Early last year, Mexican president Andrés Manuel López Obrador (AMLO) promised that on his second anniversary in office (December 1), his administration would have put in place a public health system like Denmark’s. We are very far from having it.
AMLO likes to say that Mexico has enough free hospital beds available for coronavirus patients. Many Mexicans believe him. Rumors circulate in Mexican social media arguing that Germany is “on the verge of collapse and that it no longer has beds for coronavirus patients”. The rumors go on as to say that AMLO inherited a public health system decimated by the alleged corrupt management of past Mexican administrations. Even with the system’s shortcomings, AMLO has been able to prevent shortages of hospital bed space, they say.
The rumors about Germany not having bed capacity are fake. On November 25, Germany had around 20,000 hospital beds available and coronavirus mortality rate of 170 deaths per million. In Mexico’s most troubled areas there is not enough hospital space and the country’s coronavirus mortality rate is 782 per million. According to Bloomberg’s new coronavirus resilience ranking, Mexico is the worst country to be during a pandemic out of a list of 53 large economies. Among the indicators used to build its ranking, Bloomberg included coronavirus mortality rates and things like access to medical services.
The AMLO administration is putting together another tale: the coronavirus vaccine. According to Mexican Foreign Affairs Minister, Marcelo Ebrard, Mexico will have access to the Pfizer-led vaccine just a few days after it is authorized by the US Food and Drug Administration (FDA).
Having the vaccine available is just a first step. Just like having available a hospital bed with a respirator. The downside is that Mexico has reserved enough doses. As far as we know, there are no resources allocated in the 2021 federal budget for spending on vaccinating Mexican citizens.
Even if Mexico had the resources, if the government cannot guarantee a proper distribution of the coronavirus vaccine it does not do much good. It is equally useless as boasting about having free hospital beds while Mexicans die at home for not being admitted to a hospital.
Vaccinating all Mexicans is the only way to regain a certain sense of normality. Any delay will cost more deaths and will bring more destruction to the economy.
Countries around the world have made progress in working on the vaccine’s distribution logistics including building facilities to store it at the required temperature. It is not yet fully known what Mexico’s strategy will be. Early in November, Mexican undersecretary of health, Hugo López-Gatell, warned that “Mexico or any country does not have a deep-freezing network” to store the Pfizer-led vaccine. This is a big truth, but other countries are already working to achieve it. Adding more confusion, López-Gatell said this week that the military will be helping with the logistics for distributing the vaccine.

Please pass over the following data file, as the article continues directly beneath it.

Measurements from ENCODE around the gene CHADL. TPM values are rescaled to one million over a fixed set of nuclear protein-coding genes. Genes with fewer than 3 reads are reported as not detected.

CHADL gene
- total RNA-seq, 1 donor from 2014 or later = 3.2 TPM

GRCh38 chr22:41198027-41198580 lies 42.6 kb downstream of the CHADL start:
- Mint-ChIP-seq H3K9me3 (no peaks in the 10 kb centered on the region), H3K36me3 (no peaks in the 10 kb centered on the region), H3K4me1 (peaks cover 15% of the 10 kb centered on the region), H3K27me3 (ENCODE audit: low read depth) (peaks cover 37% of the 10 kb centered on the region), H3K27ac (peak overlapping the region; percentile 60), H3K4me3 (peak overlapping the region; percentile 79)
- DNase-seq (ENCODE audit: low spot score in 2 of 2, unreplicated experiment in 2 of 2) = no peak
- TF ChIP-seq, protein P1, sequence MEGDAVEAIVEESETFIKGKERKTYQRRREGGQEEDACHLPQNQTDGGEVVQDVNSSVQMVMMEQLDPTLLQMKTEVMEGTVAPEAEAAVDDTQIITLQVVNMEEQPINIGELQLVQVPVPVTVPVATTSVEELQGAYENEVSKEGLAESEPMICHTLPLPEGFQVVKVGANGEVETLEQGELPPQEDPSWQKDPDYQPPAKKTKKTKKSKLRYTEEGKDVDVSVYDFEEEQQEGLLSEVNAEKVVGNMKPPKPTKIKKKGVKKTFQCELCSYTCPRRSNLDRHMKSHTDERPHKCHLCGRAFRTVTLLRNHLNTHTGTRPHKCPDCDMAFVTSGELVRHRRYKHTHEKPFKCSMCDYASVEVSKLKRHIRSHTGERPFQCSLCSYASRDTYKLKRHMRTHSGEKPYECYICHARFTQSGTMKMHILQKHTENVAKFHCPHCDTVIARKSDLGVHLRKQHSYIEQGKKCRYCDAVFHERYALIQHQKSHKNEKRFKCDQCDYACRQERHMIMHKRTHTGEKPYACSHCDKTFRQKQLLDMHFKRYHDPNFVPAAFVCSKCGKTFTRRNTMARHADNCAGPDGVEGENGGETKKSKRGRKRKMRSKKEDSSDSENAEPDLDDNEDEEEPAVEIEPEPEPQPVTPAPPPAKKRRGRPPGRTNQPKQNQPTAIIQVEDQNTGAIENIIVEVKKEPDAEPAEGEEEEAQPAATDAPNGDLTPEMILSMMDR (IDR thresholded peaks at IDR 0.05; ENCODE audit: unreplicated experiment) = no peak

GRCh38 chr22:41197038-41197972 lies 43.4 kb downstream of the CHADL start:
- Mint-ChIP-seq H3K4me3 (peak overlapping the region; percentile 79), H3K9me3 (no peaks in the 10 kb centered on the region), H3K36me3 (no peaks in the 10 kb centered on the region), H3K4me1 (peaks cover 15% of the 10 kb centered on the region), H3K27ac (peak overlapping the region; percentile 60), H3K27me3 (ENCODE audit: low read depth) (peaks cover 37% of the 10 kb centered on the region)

President AMLO likes to monitor the progress of his pet projects such as the Dos Bocas oil refinery and the Mayan Train. We have not seen the same level of presidential attention to the most important tasks that Mexico faces today. On the one hand, containing the coronavirus in the coming months. And on the other, be able to guarantee a two-dose vaccination for all Mexicans in a short time frame. To be honest, I do not know if it would serve any purpose to see AMLO leading such strategy. Given the levels of centralization and disorder of AMLO’s administration, it would be easy for the president’s subordinates to come up with a tale that everything is going on schedule.
It is well known that the AMLO administration has showed to be incompetent when dealing with distributing of regular vaccines during the year. For example, the actual reach of the tuberculosis vaccine across Mexico went down from 96 percent of children in 2018 to 76 percent in 2019. Since September 2020, there is no availability of tuberculosis vaccines at IMSS facilities, the main public health network for Mexicans in the formal economy. The flu vaccine arrived late and is very difficult to find in Mexican clinics. Moreover, the AMLO administration imposed all kinds of restrictions for the Mexican private health sector to import the flu vaccine.
The current AMLO administration also destroyed Mexico’s established system for purchasing and distributing medicines. That is the reason why there is a shortage of drugs across Mexico including oncological medications and prescription opioids. The current Mexican government intends to purchase medicines by 2021 through a UN agency that has never done such a thing. Moreover, the Mexican government agency allegedly in charge of distribution only exists on paper.
I am afraid that the AMLO will come up with the story that in the end just a few vaccines actually arrived in Mexico and that health workers will be a priority for immunization. If the tale of having free hospital beds worked for him, why would the new tale not work for AMLO? If he is able to keep the loyalty of his political clienteles, they will believe anything AMLO tells them.
* Carlos Elizondo Mayer-Serra is professor at the School of Government and Public Transformation at Tec de Monterrey, in Mexico City. A Spanish version of this Op-Ed appeared first in Reforma’s newspaper print edition. Twitter: @carloselizondom